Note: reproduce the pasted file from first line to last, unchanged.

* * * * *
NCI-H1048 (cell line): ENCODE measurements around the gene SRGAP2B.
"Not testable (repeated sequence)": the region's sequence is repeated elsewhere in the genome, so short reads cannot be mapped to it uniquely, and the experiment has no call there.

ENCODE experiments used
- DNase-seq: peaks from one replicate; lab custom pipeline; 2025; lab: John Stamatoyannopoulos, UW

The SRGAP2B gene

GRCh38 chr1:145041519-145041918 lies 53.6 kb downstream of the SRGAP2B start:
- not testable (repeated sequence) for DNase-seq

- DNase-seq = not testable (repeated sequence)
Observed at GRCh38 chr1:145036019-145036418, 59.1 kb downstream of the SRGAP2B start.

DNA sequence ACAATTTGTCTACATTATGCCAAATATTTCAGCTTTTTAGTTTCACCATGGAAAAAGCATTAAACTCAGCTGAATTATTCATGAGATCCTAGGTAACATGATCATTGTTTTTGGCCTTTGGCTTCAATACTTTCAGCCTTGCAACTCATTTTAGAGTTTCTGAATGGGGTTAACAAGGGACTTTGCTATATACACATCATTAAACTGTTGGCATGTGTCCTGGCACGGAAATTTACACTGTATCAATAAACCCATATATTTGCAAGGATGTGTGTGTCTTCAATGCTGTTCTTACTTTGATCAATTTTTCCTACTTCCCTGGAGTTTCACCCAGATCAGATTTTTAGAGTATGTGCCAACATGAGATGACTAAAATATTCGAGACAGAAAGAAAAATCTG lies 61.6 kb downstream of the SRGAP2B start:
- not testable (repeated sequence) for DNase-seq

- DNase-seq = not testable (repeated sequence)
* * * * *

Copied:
NCI-H1048 (cell line): ENCODE measurements around the gene SRGAP2B.
"Not testable (repeated sequence)": the region's sequence is repeated elsewhere in the genome, so short reads cannot be mapped to it uniquely, and the experiment has no call there.

ENCODE experiments used
- DNase-seq: peaks from one replicate; lab custom pipeline; 2025; lab: John Stamatoyannopoulos, UW

The SRGAP2B gene

GRCh38 chr1:145041519-145041918 lies 53.6 kb downstream of the SRGAP2B start:
- not testable (repeated sequence) for DNase-seq

- DNase-seq = not testable (repeated sequence)
Observed at GRCh38 chr1:145036019-145036418, 59.1 kb downstream of the SRGAP2B start.

DNA sequence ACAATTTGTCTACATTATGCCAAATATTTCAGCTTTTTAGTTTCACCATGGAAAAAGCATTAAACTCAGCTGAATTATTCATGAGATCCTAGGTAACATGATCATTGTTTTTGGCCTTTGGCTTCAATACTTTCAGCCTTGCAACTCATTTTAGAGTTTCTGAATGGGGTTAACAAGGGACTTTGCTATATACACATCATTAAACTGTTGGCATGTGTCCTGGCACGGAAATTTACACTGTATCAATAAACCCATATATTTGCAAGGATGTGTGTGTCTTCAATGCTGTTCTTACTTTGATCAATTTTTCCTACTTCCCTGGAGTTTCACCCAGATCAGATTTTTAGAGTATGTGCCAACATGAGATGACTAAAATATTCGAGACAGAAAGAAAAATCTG lies 61.6 kb downstream of the SRGAP2B start:
- not testable (repeated sequence) for DNase-seq

- DNase-seq = not testable (repeated sequence)